Monday, January 02, 2017

Post series on rural death rates end in another town that says 'This isn't the place it used to be'

A billboard on US 23 in Chillicothe offers help. Locals say the road
brings dealers from the north; it leads south to Portsmouth, site of
Dreamland, Sam Quinones' book about how "pill mills" helped create
the opioid epidemic. (Washington Post photo by Bonnie Jo Mount)
The Washington Post ended its year-long series about "an epidemic of self-destruction in small-town and rural America" with a visit by Joel Achenbach to Chillicothe, Ohio, where 40 people died of overdoses in 2015, three times the number recorded in 2012.

"Chillicothe was once protected from urban pathologies by its very remoteness. Today, everyone lives in a wired, networked, smaller world," Achenbach reports. "Addiction is like termite rot, eating at the foundation of a community. This cultural self-destruction is particularly pernicious when women with children can’t function as mothers."

In an accompanying piece, Achenbach takes a broader look: "It’s a national phenomenon without a single, simple explanation. A study by Princeton economists Anne Case and Angus Deaton, published in late 2015, brought national attention to the spike in the white death rate. Our data analysis showed that this was driven largely by increased mortality in white women, and we also found a geographical gradient: The death rates had jumped most significantly outside big cities."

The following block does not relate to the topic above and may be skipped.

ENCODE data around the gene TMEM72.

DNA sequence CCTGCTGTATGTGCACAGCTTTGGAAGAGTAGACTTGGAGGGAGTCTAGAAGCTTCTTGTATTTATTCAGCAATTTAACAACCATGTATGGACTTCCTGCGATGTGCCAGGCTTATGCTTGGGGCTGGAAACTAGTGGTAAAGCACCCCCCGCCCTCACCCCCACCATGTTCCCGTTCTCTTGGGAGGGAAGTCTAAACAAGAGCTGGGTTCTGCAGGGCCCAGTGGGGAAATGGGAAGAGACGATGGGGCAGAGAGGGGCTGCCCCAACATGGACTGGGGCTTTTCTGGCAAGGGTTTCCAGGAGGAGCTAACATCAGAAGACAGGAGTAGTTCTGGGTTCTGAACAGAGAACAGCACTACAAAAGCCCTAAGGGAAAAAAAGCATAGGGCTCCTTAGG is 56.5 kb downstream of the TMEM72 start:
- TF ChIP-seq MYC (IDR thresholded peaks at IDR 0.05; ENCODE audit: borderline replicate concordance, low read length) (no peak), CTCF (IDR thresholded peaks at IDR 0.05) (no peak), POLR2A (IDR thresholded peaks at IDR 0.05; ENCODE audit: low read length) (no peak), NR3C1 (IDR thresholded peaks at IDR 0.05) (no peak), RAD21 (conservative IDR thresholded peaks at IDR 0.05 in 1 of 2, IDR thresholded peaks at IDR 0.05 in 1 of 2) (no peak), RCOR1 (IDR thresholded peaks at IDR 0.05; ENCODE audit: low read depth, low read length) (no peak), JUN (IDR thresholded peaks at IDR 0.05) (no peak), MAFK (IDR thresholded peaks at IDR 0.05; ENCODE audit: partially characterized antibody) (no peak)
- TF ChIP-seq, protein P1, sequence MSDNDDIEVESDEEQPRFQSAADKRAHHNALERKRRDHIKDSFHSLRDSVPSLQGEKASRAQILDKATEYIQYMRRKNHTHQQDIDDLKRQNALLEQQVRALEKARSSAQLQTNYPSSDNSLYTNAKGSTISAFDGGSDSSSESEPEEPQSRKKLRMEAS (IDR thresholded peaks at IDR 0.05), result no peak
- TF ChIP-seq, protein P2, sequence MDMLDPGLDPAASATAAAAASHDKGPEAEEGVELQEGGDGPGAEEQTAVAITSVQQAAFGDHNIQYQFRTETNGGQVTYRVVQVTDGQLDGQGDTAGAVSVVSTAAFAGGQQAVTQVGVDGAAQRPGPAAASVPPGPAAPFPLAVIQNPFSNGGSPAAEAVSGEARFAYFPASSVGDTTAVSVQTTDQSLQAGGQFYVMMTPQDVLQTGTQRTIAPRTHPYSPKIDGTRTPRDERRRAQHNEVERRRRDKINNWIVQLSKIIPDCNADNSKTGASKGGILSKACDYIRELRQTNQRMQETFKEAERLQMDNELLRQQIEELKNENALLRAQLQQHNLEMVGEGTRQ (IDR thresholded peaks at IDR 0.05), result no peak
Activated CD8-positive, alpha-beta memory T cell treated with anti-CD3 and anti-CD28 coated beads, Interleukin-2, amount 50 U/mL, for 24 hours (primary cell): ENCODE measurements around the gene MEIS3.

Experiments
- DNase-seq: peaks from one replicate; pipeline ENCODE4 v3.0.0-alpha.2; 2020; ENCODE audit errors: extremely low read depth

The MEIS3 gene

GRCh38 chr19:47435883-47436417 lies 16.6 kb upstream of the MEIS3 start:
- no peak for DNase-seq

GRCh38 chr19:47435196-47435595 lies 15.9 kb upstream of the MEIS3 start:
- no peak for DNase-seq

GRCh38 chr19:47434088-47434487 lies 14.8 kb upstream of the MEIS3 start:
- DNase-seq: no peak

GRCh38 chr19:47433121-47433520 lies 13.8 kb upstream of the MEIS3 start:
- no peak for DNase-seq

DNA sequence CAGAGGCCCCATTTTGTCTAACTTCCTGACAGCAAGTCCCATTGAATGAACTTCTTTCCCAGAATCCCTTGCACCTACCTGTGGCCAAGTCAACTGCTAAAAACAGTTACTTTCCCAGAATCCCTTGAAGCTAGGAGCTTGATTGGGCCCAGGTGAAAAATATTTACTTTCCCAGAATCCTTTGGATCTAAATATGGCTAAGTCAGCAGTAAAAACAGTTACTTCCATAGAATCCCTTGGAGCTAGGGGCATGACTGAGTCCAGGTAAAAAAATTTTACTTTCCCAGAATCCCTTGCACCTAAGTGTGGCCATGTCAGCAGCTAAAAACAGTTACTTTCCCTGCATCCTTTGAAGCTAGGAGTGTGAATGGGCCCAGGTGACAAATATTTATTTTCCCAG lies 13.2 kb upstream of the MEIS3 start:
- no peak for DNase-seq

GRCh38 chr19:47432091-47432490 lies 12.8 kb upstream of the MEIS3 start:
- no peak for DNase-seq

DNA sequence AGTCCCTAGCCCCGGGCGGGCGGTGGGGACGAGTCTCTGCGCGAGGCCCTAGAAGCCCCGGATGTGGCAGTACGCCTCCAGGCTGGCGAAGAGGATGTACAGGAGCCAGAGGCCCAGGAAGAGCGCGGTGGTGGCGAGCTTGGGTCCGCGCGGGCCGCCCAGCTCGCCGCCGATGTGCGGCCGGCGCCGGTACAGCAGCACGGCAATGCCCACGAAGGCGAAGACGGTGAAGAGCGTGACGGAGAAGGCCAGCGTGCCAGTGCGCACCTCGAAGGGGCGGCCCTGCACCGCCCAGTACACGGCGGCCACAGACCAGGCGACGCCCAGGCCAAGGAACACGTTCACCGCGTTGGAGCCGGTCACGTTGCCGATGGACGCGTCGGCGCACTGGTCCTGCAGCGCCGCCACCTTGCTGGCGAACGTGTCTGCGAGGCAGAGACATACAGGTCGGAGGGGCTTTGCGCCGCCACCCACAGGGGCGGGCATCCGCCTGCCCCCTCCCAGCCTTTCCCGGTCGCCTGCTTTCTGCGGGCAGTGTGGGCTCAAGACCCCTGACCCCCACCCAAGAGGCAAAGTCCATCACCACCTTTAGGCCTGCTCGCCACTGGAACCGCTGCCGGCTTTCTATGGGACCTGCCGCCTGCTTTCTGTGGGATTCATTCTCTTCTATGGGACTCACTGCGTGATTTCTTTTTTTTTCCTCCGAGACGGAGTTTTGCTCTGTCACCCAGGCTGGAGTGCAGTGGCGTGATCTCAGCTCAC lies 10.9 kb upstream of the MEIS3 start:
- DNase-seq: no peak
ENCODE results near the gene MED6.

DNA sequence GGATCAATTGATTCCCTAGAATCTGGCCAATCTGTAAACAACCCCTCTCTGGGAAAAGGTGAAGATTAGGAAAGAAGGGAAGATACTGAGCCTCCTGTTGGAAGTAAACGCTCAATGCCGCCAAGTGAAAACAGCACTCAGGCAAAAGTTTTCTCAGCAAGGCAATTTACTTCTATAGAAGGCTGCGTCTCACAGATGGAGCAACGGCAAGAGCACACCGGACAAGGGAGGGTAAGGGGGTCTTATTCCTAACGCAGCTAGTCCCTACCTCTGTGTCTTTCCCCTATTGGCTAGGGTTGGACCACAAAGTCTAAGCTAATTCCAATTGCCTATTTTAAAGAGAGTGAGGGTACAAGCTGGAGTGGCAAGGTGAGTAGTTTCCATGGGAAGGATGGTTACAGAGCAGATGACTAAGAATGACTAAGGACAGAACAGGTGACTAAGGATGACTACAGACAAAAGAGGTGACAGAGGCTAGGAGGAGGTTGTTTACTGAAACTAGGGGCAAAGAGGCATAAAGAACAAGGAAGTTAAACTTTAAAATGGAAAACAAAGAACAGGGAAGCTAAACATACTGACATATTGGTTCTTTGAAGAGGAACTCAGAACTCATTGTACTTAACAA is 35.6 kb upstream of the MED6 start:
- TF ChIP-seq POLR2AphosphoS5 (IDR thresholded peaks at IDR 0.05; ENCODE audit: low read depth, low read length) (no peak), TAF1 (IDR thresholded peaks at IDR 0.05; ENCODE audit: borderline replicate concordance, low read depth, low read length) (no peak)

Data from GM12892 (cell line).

Achenbach drove US 50, "the backbone of America," and found people "falling victim to drugs, drink and suicide — the so-called diseases of despair. . . . They’ve found a great deal of traction in places facing economic decline and social stagnation. That describes much of rural and small-town America and certainly the industrial areas of the so-called Rust Belt. . . . As globalization took hold, factory jobs grew scarcer in small cities as well. The U.S. economy began to concentrate wealth in big cities and along the coasts. Unions lost power, and unskilled labor jobs saw little or no wage growth. Now add to this the prescription painkillers heavily marketed since the 1990s. There arose a pill economy, with pills as good as cash. The opioid epidemic exploded in places that are far away, physically and culturally, from the neighborhoods where lawmakers and media figures typically live."

Achenbach writes, "Along the road, I talked to judges, police officers, truant officers, addiction recovery counselors, addicts, and ordinary people coming and going. There was a common theme: This isn’t the place it used to be."

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